Jump to content

The Barbarian

Junior Member
  • Content Count

    242
  • Joined

  • Last visited

Community Reputation

43 Neutral

3 Followers

About The Barbarian

  • Rank
    Junior Member

Recent Profile Visitors

The recent visitors block is disabled and is not being shown to other users.

  1. It is a very modern revision of scripture, invented by the Seventh-Day Adventists in the 20th century. Creationists revised it to read "reproduce after their kind", which the Bible does not. And no, evolutionary theory does not say what you imagine. Genetics has shown that all life on Earth is of one kind. Let it be God's way, instead of yours.
  2. Instead of putting your new interpretation on it, why not just let it be God's way? Once you set your pride aside, and let it be as it is, it won't trouble you any longer.
  3. Many great physicists were men of faith. Some were not. All of them were great physicists. If physics proves God, the proof is very subtle and incomplete. Einstein, for example, thought "der Alte" was the distant god of Spinoza, who had no interactions with men. Science is merely a method, by its very methodology confined to the physical universe. If your faith won't bring you to God, science cannot.
  4. The problem for you, is that it doesn't necessarily mean what you say it says.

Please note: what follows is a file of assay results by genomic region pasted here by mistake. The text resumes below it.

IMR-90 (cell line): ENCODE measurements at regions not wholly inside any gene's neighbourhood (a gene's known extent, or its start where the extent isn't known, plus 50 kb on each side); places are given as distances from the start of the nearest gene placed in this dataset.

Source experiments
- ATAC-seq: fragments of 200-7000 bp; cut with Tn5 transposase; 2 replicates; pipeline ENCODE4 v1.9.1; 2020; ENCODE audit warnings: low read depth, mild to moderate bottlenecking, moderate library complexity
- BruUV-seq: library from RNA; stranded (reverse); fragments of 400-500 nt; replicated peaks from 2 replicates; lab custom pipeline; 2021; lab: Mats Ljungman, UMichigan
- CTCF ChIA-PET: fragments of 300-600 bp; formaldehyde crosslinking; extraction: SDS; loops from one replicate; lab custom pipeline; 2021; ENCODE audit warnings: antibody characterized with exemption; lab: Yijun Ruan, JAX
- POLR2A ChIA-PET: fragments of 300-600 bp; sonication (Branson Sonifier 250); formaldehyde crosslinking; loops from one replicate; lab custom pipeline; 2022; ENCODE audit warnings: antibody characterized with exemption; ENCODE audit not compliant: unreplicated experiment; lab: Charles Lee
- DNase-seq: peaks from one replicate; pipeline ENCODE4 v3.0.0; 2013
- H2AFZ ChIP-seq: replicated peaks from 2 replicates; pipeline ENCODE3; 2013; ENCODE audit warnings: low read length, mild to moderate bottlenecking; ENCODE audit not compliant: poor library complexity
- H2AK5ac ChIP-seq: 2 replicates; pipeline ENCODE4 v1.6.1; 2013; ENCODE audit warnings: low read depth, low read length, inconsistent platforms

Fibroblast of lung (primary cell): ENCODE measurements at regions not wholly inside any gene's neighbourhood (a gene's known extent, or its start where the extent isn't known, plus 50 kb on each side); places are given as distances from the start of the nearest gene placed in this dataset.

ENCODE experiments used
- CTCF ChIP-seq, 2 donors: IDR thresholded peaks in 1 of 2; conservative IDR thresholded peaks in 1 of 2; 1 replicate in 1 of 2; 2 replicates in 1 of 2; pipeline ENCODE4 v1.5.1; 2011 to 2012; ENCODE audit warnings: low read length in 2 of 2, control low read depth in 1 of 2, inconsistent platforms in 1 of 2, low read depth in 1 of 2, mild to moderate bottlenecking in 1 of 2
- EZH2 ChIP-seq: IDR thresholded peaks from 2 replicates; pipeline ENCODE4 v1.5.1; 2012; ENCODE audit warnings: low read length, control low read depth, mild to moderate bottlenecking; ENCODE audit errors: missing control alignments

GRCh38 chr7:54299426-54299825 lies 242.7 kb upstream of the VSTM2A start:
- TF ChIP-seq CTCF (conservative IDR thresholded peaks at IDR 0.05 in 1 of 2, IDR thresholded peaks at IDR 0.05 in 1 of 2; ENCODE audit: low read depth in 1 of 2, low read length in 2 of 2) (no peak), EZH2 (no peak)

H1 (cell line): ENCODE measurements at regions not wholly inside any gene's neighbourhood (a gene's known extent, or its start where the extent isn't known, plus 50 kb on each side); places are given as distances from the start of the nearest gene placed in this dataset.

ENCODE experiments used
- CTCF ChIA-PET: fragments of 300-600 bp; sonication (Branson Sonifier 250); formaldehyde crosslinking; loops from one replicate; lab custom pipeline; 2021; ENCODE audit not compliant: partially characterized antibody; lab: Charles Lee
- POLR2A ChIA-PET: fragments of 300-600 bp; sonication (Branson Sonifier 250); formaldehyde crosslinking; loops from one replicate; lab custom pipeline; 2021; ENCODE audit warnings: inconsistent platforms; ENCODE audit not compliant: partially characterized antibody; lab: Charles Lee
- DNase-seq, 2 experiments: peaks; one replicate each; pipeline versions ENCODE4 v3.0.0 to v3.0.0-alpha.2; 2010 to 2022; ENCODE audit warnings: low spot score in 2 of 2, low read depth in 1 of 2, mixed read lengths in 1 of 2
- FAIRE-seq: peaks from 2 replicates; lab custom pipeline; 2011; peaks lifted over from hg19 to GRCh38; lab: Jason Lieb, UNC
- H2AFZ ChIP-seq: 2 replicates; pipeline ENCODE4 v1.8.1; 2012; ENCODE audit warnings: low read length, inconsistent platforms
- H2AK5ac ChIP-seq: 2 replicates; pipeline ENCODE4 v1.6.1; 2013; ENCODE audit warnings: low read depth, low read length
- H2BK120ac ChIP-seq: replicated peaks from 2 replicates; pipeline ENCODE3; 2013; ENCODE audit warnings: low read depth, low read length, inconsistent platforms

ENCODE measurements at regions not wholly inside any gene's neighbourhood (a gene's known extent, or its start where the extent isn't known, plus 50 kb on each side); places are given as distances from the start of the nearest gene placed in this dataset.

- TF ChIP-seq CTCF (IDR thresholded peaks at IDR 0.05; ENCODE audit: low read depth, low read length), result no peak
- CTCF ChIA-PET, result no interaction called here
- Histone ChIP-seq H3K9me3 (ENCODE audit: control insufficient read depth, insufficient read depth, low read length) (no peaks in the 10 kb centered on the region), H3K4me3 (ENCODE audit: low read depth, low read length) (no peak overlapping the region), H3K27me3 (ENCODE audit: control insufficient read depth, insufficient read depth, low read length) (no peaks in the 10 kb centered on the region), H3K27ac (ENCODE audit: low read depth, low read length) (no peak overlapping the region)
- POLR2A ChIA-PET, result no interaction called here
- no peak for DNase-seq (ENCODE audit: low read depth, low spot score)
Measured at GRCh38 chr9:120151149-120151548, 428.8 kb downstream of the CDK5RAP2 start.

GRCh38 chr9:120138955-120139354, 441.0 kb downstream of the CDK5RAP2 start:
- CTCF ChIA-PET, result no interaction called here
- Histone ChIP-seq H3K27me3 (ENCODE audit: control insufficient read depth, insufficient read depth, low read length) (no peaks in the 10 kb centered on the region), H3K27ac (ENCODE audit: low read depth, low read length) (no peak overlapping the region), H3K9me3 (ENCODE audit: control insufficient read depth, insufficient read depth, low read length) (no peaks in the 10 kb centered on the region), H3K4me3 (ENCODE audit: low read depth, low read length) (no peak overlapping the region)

5. If it was plain, then almost all Christians would agree on it. But it's not plain. Since the is used in the Bible in various ways, there's no possible way to make it mean "global."
  6. You've merely assumed that eretz (meaning land, as in "this land" , "my land", "the land of Israel", etc. must always mean "global." It would seem, given the usages in the Bible, that you are fooling yourself.
  7. You've merely convinced them that "land" always means "entire globe." When they discover otherwise, what then?
  8. Which means "land." As in "the land of Israel." Or "my land." Or "hereabouts." And so on. NAS Exhaustive Concordance Word Origin a prim. root Definition earth, land NASB Translation common (1), countries (15), countries and their lands (1), country (44), countryside (1), distance* (3), dust (1), earth (655), earth the ground (1), earth's (1), fail* (1), floor (1), ground (119), land (1581), lands (57), lands have their land (2), open (1), other* (2), piece (1), plateau* (1), region (1), territories (1), wild (1), world (3). So that doesn't support a global flood, which the Bible does not say happened.
  9. Actually, it doesn't. You've merely assumed that "eretz" means "global." And of course, it does not. "Eretz Israel" does not mean the whole world.